- Included in Eastons: No
- Included in Hitchcocks: No
- Included in Naves: No
- Included in Smiths: No
- Included in Websters: Yes
- Included in Strongs: Yes
- Included in Thayers: No
- Included in BDB: Yes
- H707 Used 2 times
WEAVE, verb transitive preterit tense wove; participle passive woven, wove. The regular form, weaved, is rarely or never used. [G., Gr.]
1. To unite threads of any kind in such a manner as to form cloth. This is done by crossing the threads by means of a shuttle. The modes of weaving, and the kinds of texture, are various. The threads first laid in length are called the warp; those which cross them in the direction of the breadth, are called the weft or woof.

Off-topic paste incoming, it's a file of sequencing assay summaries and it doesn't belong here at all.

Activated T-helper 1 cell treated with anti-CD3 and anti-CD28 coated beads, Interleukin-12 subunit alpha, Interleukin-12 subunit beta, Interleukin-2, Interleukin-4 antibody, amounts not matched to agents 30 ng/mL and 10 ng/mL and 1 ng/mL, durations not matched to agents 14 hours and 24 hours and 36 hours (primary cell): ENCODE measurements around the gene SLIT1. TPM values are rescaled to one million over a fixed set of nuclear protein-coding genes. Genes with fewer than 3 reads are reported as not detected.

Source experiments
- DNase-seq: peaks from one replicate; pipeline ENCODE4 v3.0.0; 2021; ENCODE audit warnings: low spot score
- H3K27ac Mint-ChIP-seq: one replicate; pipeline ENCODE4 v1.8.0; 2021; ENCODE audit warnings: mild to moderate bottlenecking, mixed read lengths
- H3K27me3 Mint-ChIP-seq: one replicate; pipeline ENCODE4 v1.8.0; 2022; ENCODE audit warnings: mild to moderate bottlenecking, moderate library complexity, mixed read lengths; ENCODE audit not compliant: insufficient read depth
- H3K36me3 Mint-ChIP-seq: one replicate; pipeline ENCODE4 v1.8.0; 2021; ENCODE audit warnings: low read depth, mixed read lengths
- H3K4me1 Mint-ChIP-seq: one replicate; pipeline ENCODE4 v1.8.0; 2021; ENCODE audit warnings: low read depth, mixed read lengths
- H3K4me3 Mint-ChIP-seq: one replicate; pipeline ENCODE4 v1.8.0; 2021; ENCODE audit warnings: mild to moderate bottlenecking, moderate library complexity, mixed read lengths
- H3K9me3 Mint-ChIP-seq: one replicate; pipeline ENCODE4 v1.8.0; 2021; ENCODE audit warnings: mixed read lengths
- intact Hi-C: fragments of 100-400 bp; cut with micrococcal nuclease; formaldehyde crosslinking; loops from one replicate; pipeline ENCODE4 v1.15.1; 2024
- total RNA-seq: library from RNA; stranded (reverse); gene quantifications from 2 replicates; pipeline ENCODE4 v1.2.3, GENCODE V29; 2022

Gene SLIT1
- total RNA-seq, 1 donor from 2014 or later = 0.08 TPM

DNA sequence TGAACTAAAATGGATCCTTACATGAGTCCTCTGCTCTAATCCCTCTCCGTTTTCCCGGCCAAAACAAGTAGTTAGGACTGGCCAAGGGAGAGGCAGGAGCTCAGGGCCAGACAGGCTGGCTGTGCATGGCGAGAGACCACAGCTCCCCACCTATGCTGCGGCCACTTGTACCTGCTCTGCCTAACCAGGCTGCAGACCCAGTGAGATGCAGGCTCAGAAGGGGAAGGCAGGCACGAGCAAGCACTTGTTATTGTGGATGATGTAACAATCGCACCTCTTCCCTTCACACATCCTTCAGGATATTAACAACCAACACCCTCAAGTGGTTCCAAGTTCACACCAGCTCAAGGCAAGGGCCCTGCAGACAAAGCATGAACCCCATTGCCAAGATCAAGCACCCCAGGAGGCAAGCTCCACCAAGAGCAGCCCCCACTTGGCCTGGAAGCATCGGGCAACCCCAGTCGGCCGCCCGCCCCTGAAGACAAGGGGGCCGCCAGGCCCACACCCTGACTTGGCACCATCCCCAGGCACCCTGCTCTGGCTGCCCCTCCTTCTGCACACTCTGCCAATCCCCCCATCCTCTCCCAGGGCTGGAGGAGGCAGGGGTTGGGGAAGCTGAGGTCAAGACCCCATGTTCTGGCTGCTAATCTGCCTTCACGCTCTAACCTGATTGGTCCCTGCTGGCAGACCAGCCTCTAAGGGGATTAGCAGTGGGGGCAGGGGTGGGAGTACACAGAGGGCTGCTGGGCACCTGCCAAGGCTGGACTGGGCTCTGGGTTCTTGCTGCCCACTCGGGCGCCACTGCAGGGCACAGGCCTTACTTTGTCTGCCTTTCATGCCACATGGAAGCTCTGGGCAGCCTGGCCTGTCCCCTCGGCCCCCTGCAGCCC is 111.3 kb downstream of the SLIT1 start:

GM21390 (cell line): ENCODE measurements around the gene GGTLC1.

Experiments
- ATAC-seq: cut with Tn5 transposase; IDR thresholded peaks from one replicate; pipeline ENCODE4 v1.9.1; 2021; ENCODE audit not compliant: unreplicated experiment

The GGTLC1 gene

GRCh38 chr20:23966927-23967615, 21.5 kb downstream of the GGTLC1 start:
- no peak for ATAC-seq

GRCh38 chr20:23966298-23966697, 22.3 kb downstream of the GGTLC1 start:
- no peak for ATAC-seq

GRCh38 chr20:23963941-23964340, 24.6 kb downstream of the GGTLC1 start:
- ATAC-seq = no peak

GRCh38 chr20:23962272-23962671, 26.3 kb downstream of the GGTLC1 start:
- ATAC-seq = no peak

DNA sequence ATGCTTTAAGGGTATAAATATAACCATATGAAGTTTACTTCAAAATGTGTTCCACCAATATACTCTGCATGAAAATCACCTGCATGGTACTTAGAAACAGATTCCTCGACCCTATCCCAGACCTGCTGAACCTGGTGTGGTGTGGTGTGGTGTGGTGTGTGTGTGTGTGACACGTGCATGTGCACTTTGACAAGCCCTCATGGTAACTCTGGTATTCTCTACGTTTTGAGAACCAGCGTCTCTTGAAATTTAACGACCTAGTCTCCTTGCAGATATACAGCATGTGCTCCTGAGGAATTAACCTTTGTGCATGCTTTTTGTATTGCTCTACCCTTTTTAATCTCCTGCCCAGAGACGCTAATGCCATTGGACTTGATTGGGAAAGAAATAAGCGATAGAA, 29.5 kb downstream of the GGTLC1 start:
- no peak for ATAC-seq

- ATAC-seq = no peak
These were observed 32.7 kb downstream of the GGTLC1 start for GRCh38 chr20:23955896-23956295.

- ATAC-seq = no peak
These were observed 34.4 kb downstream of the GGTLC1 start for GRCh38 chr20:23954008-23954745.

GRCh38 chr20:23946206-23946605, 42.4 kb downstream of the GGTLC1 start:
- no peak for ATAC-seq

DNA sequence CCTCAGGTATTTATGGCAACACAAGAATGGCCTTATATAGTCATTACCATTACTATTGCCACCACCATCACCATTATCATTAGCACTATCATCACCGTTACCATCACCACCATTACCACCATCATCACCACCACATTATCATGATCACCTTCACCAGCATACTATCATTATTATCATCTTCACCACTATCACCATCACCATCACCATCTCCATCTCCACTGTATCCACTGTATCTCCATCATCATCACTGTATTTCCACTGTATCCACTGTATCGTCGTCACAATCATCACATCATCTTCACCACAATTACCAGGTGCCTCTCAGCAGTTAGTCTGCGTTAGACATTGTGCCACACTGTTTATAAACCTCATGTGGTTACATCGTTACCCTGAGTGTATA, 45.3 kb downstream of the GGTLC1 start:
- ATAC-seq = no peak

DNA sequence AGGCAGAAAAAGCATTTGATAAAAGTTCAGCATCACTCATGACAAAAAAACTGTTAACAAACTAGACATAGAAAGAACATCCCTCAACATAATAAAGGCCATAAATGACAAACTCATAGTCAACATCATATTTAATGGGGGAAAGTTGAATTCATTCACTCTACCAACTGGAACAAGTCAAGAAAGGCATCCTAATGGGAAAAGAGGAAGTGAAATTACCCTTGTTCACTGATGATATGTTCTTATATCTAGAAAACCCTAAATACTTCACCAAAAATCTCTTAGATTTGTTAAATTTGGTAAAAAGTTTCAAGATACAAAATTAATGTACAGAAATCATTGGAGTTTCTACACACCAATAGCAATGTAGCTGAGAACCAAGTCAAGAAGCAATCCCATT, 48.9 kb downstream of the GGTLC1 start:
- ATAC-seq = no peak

2. To unite any thing flexible; as, to weave twigs.
3. To unite by intermixture or close connection; as a form of religion woven into the civil government.
4. To interpose; to insert.
This weaves itself perforce into my business.
WEAVE, verb intransitive To practice weaving; to work with a loom.
1. One who weaves; one whose occupation is to weave.
2. The common name of the genus Ploceus, of several species, natives of Africa and the East Indies; so called because they construct curious and often pensile nests, by interweaving twigs and fibers.
WEAVER-FISH, noun A kind of fish, [Latin] [See Weever.]